People sometimes eat skinless chicken breasts when trying to lose weight because they're relatively high in protein and low in fat. Simply adding chicken breasts to what you already eat won't result in weight loss, however. To see a gradual drop in weight, you must eat chicken breasts in place of another higher-calorie food and reduce your overall caloric intake.
Eating Chicken Breast and Weight Loss
The main reason chicken breast is sometimes recommended for weight loss purposes is its protein content. Each 3-ounce serving of white chicken meat provides 25 grams of protein. A review published in The American Journal of Clinical Nutrition in 2015 found that meals that contain at least 25 grams of protein may help people increase their satiety levels so they don't eat as much later on in the day, helping them to better manage their body weight.
Cutting Calories to Lose Weight
To lose 1 pound per week, you'll need to cut 500 calories out of your diet each day to make up the 3,500 calories in that pound. A 3-ounce serving of roasted chicken breast has about 170 calories. This is about 70 calories less than the same amount of roasted chicken wings or broiled small end beef rib steak and 130 calories less than a 3-ounce serving of roasted large end beef rib roast. You'll save 110 calories by choosing chicken breast instead of braised brisket or country-style pork loin ribs and 160 calories over braised pork spareribs, but won't save any calories over leaner cuts of beef, such as eye of round steak or round-top round steak. As you can see, simply changing another meat for chicken breast isn't likely to be enough to lose weight quickly; you'll most likely need to make other dietary changes as well.
What to Eat With Chicken Breast
One way to eat a more balanced reduced-calorie meal is to divide your plate evenly bewteen whole grains -- or starchy vegetables like potatoes or corn -- fruit, non-starchy vegetables like broccoli or green beans, and your protein source, which in this case is chicken breast.
Overall, it's a good idea to try to eat mainly foods that are low in energy density when you're trying to lose weight. Energy density is the amount of calories per gram in a food. Low-energy-density foods are more filling than high-energy-density foods because you can eat more of them for fewer calories, which means you're less likely to be hungry in between meals. Fruits, vegetables and broth-based soups all contain a lot of fiber or water, which makes them lower in energy density, while fried foods, fatty meats and sweet treats tend to be high in fat or sugar, making them higher in energy density.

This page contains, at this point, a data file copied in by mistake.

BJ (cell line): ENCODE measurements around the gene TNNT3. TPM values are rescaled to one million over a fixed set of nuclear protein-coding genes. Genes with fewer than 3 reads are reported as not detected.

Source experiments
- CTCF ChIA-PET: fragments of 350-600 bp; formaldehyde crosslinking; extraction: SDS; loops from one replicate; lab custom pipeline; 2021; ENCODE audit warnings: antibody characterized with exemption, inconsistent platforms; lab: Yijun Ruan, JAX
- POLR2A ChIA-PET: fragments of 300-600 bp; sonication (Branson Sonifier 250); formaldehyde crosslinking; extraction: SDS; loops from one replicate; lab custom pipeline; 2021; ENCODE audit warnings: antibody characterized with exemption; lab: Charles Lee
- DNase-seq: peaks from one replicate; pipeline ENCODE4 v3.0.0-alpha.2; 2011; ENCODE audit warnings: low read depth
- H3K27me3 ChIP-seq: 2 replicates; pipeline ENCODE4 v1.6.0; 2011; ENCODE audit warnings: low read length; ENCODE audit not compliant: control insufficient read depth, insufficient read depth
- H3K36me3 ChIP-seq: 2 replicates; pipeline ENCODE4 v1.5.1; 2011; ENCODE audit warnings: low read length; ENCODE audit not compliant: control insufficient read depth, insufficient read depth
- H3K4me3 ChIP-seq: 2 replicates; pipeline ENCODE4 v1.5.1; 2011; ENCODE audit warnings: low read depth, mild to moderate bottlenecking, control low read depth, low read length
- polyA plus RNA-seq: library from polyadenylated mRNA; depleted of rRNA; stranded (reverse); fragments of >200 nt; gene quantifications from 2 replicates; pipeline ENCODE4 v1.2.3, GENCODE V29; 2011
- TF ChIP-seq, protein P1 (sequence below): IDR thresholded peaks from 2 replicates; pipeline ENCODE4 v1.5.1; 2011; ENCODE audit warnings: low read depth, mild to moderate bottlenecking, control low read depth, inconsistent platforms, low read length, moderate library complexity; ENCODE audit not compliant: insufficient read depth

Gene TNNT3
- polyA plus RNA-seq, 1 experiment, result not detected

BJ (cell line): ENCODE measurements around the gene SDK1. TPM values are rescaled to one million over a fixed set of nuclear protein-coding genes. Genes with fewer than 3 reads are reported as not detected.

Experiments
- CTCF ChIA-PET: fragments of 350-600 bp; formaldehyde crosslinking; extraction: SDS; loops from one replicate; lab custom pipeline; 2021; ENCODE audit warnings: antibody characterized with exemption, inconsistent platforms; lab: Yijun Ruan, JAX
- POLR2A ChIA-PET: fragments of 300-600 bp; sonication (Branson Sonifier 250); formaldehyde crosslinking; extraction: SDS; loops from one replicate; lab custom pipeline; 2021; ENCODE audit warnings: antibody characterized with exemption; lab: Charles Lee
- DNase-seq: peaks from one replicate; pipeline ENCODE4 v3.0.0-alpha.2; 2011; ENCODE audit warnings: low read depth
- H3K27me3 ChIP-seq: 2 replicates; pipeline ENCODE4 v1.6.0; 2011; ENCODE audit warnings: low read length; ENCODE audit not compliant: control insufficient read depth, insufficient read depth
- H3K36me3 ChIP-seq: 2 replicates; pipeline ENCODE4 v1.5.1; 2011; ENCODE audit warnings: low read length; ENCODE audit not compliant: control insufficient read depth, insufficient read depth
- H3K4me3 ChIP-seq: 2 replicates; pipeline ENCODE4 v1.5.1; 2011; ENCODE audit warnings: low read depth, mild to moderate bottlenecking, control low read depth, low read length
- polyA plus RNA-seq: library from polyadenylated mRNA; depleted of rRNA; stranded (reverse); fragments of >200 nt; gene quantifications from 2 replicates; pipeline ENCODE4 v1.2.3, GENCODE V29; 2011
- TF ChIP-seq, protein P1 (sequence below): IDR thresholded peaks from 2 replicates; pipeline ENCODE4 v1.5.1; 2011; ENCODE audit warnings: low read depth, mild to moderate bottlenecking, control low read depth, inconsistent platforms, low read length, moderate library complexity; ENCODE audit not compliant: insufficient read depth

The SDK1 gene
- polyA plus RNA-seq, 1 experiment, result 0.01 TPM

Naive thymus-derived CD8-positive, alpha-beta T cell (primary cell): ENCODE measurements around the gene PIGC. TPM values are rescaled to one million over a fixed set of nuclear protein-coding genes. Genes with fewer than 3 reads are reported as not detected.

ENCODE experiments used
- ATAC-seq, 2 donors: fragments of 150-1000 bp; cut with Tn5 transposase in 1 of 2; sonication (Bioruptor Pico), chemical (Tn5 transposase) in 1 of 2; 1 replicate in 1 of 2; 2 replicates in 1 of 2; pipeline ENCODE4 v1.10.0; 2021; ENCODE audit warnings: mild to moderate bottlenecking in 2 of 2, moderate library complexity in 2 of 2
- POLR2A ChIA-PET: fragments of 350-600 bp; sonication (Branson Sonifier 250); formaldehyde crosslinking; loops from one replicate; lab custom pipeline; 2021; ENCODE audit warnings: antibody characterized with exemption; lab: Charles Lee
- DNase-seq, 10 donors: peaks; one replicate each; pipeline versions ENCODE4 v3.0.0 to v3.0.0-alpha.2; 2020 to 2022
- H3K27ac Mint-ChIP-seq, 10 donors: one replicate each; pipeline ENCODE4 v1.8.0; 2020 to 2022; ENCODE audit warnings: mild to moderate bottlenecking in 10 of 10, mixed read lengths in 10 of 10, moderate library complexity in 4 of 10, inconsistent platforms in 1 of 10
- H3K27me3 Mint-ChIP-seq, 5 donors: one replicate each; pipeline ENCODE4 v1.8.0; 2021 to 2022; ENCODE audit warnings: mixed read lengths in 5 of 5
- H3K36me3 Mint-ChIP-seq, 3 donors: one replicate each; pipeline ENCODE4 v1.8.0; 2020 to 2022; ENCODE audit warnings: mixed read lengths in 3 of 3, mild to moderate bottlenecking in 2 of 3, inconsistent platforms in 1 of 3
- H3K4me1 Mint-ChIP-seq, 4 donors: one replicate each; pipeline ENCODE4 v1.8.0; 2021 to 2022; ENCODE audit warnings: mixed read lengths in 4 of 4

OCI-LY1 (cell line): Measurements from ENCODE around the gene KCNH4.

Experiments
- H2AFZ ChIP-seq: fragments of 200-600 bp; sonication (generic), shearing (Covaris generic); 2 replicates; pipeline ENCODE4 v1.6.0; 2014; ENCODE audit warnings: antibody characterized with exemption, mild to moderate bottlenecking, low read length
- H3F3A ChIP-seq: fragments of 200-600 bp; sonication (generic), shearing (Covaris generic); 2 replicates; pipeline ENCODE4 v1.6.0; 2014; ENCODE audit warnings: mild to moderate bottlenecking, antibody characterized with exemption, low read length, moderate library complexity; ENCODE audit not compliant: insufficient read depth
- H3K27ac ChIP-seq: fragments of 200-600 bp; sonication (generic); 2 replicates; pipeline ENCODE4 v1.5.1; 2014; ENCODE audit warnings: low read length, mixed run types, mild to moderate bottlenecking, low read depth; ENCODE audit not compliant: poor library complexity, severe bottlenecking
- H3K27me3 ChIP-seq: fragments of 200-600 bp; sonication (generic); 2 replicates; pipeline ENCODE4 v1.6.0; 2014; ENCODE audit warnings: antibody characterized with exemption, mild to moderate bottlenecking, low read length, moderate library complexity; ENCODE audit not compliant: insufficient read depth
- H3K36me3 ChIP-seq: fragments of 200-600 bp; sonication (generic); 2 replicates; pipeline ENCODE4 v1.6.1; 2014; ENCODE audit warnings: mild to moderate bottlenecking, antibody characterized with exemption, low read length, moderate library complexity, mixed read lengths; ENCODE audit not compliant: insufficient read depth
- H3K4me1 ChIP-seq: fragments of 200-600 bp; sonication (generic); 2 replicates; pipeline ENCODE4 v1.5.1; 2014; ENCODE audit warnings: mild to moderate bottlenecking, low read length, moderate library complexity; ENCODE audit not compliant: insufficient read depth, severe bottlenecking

Alternatives to Daily Chicken Breast
If you prefer beef to chicken, you don't necessarily have to make the switch to eating chicken; just choose a lean cut of beef. A study published in Nutrition in 2003 found that people lost about the same amount of weight when following a reduced-calorie diet and exercising whether they ate chicken or lean beef. Lean cuts of pork include loin chops, tenderloin and top roast boneless pork loin. Other good protein sources to eat during weight loss include skinless turkey breast or drumsticks, beans and other legumes, eggs, seafood and moderate amounts of nuts.
Increasing Potential Weight Loss Benefits
When people try to lose weight, what they really want to lose is fat, not muscle. If you don't exercise in addition to cutting calories, about one-fourth of the weight that you lose will come from your muscle instead of fat. To avoid this, you'll need to do a mix of cardio and strength training exercises. The Centers for Disease Control and Prevention recommends doing strength-training exercises at least twice a week and spending at least 2 hours and 30 minutes doing moderate-intensity cardio each week.
- Centers for Disease Control and Prevention: Low-Energy-Dense Foods and Weight Management: Cutting Calories While Controlling Hunger Low-Energy-Dense Foods and Weight Management: Cutting Calories While Controlling Hunge
- Centers for Disease Control and Prevention: Finding a Balance
- U.S. Department of Agriculture: Pork & Lamb Nutrition Facts
- U.S. Department of Agriculture: Beef & Veal Nutrition Facts
- U.S. Department of Agriculture: Chicken & Turkey Nutrition Facts
- Nutrition: Weight Loss and Total Lipid Profile Changes in Overweight Women Consuming Beef or Chicken as the Primary Protein Source
- The American Journal of Clinical Nutrition: The Role of Protein in Weight Loss and Maintenance
- American Council on Exercise: What Are the Guidelines for Percentage of Body Fat Loss?